millstone
14-12-2011, 07:59 AM
hello everyone. turns out the agent who manages the house on my behalf didn't register the former tenants deposit until after they left (3 weeks ago).Is this a problem? The former tenants left it in a mess, and won't agree to my retaining the deposit. The agents seem desperate to avoid it going to dispute. It seems the big loser here is going to be me.....any advice gratefully received!

millstone
14-12-2011, 20:25 PM
evening all! turns out that the managing agent of my BTL property paid the deposit to me (the landlord) by mistake, having charged me a fee to register it with TDS, but didn't register it. Tenants have recently moved out, leaving a mess, & are disputing non-return of deposit. Agent actually registered deposit 1 week after tenancy ended! Is this a problem, & if so is it my problem or the agents? Any advice gratefully received!

Snorkerz
14-12-2011, 21:00 PM
Well, it is against the 2004 Housing Act - but now the tenants have left the property there isn't much they can do about it (that situation will change soon - but too late for them).

If the tenant sues you for return of the deposit, you will have to countercalim for the provable damages (allowing for fair wear and tear). I suspect the judge will look dimly on your failure to protect the deposit so you will have to make sure there are no holes in your evidence.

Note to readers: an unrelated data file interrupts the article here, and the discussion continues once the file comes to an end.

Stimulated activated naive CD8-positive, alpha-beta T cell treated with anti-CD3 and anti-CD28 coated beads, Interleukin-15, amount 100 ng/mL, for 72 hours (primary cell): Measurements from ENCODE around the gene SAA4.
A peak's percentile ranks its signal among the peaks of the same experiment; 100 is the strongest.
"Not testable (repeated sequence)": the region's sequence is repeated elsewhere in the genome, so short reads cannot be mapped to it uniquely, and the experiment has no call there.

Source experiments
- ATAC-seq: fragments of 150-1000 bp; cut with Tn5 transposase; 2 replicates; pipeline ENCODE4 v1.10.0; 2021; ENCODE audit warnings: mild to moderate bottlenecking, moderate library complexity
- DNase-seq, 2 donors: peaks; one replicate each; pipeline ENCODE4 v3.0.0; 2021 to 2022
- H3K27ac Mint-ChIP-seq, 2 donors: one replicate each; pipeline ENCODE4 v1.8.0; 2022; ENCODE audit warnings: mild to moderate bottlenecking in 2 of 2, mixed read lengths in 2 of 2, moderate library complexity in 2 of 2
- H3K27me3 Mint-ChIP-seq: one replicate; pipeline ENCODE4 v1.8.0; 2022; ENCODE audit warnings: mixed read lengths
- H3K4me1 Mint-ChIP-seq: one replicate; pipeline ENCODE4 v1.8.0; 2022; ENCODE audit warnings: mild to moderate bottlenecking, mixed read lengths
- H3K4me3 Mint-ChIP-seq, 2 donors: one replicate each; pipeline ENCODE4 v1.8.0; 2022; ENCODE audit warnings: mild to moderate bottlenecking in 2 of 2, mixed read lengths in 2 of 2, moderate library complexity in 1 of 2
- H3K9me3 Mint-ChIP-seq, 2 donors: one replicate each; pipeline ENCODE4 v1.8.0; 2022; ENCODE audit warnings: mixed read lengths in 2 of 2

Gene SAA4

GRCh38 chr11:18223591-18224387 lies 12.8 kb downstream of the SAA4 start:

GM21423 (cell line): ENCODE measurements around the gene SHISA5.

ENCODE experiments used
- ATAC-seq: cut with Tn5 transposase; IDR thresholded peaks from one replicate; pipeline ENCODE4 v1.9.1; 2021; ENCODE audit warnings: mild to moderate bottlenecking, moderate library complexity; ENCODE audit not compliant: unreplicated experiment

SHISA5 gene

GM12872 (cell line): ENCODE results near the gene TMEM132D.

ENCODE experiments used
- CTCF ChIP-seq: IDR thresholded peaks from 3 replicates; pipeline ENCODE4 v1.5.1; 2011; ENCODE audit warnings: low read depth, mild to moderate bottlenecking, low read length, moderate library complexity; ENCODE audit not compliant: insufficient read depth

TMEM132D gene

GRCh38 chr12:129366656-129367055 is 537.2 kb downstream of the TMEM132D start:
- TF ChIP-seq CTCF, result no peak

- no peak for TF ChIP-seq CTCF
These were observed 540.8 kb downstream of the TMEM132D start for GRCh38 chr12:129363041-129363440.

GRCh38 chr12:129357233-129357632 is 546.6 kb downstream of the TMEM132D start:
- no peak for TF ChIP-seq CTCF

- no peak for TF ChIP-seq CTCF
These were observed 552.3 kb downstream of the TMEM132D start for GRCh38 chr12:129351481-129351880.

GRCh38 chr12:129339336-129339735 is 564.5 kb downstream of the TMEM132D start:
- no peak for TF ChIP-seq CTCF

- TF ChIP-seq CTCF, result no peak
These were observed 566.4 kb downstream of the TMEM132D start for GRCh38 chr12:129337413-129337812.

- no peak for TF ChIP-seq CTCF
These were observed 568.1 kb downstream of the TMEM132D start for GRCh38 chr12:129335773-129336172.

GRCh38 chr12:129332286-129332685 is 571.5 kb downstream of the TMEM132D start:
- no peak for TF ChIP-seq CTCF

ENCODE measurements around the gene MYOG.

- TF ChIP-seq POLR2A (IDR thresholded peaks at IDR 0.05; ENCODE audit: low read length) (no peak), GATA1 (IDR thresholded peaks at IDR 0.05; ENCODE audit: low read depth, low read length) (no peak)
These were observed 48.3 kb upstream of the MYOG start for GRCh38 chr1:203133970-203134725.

ram
15-12-2011, 10:30 AM
hello everyone. turns out the agent who manages the
house on my behalf didn't register the former tenants deposit until after they left
(3 weeks ago).Is this a problem? any advice gratefully received!

The question is.
Is the tenants deposit protected, and you have stated that it is, therefore I
can see no problem, at the moment.

YOU decide if you will return the deposit, not the agent, in this instance.
The agents are employed by you on your behalf.
You tell them the place was left in a mess, and will cost you to rectify,
and that is what the deposit was for.

You tel the agent that, and the must inform the deposit agent that £ x will
be retained for rectifying "the mess", and your reasons and costs for rectifying.

It is then a matter for the tenant to deny the "mess", and you to prove
( photos ).

If agent retuns deposit after they knew the deposit had to be used to clear
a mess, then sue them for theft.
You are the custodian of the tenants deposit, but the agent was acting on your
behalf to deposit the money, but you are still rsponsible for it, not the agent.